5 posts tagged "Hakaan Yildirim"
Everyone knows how it goes for the emerging designer: a graduate collection, a taste of success, and, if you’re lucky, a place in a showcase at fashion week. But what comes next? That was the question IMG Fashion set out to answer, with the help of shipping giant DHL, in the form of DHL Exported, a program set up to help some more-established designers. DHL will underwrite the cost of bringing the collections of four designers to a foreign market for two consecutive seasons, meaning hometown heroes can spread their wings and fly further afield. The winning designers will stage their shows as part of Spring 2015 and Fall 2015 fashion weeks, beginning this September in New York.
Announcing the winners at London’s Sanderson Hotel on Tuesday became a little like a game of fashion musical chairs: Local talent Henry Holland will be transplanted to Tokyo, while Nicholas K heads to Milan. Hakaan Yildirim, who shows in Paris, will launch H by Hakaan in London, and Italian rising star Francesca Liberatore is off to New York. Each city’s award was determined by a panel of regional experts including Carla Sozzani in Milan, Nicole Miller in New York, and IMG’s vice president and global creative director, Jarrad Clark.
International expansion isn’t financially available to many smaller brands, so this kind of support could make the fashion world a much more accessible place. “Two seasons of support was paramount to us,” Clark explained. “It’s the opportunity for designers to show their brand in a different market, but then to make contacts and build on that relationship.” DHL will be supporting these designers through logistics, shipping, and staging the shows themselves. “Everybody in fashion uses DHL. It’s about so much more than just the big yellow box.”
London-based designer Hakaan Yildirim, who was slated to show his Spring 2013 collection tomorrow in Paris, has been forced to call off his show because the clothes were lost by the courier company. The Turkish-born up-and-comer, who won the ANDAM Award in 2010 and debuted his Hakaan line at London fashion week the same year (with the likes of Kate Moss, Emmanuelle Alt, and Carine Roitfeld all in the front row), is reportedly remaking the show pieces for editors and buyers to view in the showroom. The clothes will be available for editorial requests as usual.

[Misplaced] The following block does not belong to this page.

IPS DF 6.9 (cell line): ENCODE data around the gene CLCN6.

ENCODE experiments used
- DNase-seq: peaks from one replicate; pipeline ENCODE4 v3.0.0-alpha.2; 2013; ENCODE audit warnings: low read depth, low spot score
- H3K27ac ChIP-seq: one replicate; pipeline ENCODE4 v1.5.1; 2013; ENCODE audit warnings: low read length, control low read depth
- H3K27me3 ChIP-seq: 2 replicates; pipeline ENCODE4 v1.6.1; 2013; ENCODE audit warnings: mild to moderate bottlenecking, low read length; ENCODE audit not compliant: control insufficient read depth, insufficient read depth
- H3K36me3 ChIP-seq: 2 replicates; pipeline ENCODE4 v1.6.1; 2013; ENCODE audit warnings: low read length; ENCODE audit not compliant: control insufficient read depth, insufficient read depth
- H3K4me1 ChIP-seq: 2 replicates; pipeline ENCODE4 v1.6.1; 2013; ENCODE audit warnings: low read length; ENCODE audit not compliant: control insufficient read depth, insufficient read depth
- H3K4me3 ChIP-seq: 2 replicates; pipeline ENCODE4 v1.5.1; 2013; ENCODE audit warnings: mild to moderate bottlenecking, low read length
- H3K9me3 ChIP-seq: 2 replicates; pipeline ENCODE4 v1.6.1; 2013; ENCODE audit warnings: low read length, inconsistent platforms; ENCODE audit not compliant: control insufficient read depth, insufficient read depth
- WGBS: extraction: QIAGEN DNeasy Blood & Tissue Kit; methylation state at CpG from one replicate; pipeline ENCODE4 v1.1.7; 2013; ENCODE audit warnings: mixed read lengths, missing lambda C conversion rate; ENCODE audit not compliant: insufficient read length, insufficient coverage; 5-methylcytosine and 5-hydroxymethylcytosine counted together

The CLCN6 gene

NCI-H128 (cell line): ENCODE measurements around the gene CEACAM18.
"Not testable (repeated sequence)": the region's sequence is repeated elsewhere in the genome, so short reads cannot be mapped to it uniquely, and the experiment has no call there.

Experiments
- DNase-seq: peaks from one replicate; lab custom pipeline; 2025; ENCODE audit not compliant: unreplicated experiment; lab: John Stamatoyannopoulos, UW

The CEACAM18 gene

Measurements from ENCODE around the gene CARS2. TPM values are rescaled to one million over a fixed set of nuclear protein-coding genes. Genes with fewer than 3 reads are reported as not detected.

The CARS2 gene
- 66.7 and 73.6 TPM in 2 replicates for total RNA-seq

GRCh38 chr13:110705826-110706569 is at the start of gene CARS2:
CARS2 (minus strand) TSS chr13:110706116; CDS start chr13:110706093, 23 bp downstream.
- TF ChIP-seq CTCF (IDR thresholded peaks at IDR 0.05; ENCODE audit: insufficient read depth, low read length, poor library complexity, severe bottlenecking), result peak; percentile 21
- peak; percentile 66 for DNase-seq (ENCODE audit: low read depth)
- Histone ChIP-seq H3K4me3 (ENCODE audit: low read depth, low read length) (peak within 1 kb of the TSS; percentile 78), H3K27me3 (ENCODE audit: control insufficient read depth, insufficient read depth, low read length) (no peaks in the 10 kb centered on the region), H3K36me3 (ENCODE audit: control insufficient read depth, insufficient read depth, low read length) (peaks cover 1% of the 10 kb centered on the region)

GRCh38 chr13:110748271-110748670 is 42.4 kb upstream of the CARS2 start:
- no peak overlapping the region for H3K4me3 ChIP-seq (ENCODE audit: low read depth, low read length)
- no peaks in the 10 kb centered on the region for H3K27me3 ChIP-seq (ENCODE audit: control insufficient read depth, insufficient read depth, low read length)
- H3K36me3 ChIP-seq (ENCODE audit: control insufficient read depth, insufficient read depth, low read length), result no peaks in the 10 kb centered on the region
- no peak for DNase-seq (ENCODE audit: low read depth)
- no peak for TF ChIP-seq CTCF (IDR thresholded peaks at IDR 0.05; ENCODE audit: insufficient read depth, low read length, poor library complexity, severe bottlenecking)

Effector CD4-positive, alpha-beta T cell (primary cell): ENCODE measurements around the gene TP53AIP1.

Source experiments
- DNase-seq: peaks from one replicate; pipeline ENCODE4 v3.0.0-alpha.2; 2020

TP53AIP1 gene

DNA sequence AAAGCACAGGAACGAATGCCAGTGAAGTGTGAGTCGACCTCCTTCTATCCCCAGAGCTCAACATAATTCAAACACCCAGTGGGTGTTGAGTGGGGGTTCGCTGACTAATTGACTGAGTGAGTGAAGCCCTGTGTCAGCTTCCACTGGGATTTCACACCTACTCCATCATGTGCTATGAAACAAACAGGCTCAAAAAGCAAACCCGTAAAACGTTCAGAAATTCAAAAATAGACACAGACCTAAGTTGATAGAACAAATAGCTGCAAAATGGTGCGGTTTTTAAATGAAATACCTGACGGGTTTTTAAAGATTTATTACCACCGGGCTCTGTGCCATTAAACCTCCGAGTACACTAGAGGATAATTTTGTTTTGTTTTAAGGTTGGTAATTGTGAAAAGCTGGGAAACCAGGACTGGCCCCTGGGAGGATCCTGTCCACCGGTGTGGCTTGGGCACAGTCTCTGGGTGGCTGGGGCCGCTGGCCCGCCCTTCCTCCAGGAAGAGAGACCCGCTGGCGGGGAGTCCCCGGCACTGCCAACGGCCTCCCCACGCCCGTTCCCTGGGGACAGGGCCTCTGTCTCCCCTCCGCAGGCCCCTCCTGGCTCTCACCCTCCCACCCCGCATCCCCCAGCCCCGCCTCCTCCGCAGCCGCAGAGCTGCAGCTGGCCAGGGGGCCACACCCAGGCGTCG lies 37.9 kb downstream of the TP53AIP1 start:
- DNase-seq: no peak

At the still-young Istanbul fashion week, which just completed its third season, the signs of an international fashion week seemed to be in place. Old shows (Chanel’s Spring ’10 hayride, for one) were playing on the hotel television. From the abbreviated crews of American, Italian, French, and British editors and retailers, you could easily pick out Anna Piaggi, Patricia Field, Susie Bubble, Satine’s Jeannie Lee, and Olivier Zahm. Even the absent Bryanboy wistfully tweeted that he’d like to be in the mix.
The runway offered up a mixed bag. There were the cartoony club clothes of Gunseli Turkay and the crafty futuristic eveningwear of Arzu Kaprol, an established designer with boutiques across the country. Central Saint Martins grad and Londoner Bora Aksu created a special collection just for the week, a parade of pretty pieces in nudes and pales with lingerie details inspired by a 100-year-old Istanbul shop called Butterfly Corset. But for his Spring ’11 collection, you’ll have to head to London, where he’ll show alongside countryman Hakaan Yildirim, who nabbed this year’s ANDAM prize.